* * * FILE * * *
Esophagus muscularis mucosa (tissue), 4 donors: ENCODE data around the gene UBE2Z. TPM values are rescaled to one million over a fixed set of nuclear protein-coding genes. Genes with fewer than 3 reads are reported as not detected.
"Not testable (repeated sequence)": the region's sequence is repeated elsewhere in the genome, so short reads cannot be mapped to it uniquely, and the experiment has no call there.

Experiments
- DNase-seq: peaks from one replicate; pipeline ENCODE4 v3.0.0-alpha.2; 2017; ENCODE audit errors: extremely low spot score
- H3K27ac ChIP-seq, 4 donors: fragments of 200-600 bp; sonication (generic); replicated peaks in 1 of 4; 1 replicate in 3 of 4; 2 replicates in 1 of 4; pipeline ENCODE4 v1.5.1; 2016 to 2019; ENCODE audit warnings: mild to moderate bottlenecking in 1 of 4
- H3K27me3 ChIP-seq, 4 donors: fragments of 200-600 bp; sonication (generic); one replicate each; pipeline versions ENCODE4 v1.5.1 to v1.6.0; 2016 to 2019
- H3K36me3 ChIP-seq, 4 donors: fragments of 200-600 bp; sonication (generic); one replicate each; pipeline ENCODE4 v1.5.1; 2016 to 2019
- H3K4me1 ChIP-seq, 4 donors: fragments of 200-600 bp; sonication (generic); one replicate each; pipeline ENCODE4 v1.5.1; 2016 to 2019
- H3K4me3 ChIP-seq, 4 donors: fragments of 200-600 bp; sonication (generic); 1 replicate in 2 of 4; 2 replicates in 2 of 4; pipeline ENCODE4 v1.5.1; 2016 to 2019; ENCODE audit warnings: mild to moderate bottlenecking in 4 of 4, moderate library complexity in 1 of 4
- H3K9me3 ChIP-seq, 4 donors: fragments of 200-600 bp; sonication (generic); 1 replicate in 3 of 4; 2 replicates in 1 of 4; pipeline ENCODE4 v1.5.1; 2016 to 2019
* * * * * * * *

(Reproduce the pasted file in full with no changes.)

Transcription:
Esophagus muscularis mucosa (tissue), 4 donors: ENCODE data around the gene UBE2Z. TPM values are rescaled to one million over a fixed set of nuclear protein-coding genes. Genes with fewer than 3 reads are reported as not detected.
"Not testable (repeated sequence)": the region's sequence is repeated elsewhere in the genome, so short reads cannot be mapped to it uniquely, and the experiment has no call there.

Experiments
- DNase-seq: peaks from one replicate; pipeline ENCODE4 v3.0.0-alpha.2; 2017; ENCODE audit errors: extremely low spot score
- H3K27ac ChIP-seq, 4 donors: fragments of 200-600 bp; sonication (generic); replicated peaks in 1 of 4; 1 replicate in 3 of 4; 2 replicates in 1 of 4; pipeline ENCODE4 v1.5.1; 2016 to 2019; ENCODE audit warnings: mild to moderate bottlenecking in 1 of 4
- H3K27me3 ChIP-seq, 4 donors: fragments of 200-600 bp; sonication (generic); one replicate each; pipeline versions ENCODE4 v1.5.1 to v1.6.0; 2016 to 2019
- H3K36me3 ChIP-seq, 4 donors: fragments of 200-600 bp; sonication (generic); one replicate each; pipeline ENCODE4 v1.5.1; 2016 to 2019
- H3K4me1 ChIP-seq, 4 donors: fragments of 200-600 bp; sonication (generic); one replicate each; pipeline ENCODE4 v1.5.1; 2016 to 2019
- H3K4me3 ChIP-seq, 4 donors: fragments of 200-600 bp; sonication (generic); 1 replicate in 2 of 4; 2 replicates in 2 of 4; pipeline ENCODE4 v1.5.1; 2016 to 2019; ENCODE audit warnings: mild to moderate bottlenecking in 4 of 4, moderate library complexity in 1 of 4
- H3K9me3 ChIP-seq, 4 donors: fragments of 200-600 bp; sonication (generic); 1 replicate in 3 of 4; 2 replicates in 1 of 4; pipeline ENCODE4 v1.5.1; 2016 to 2019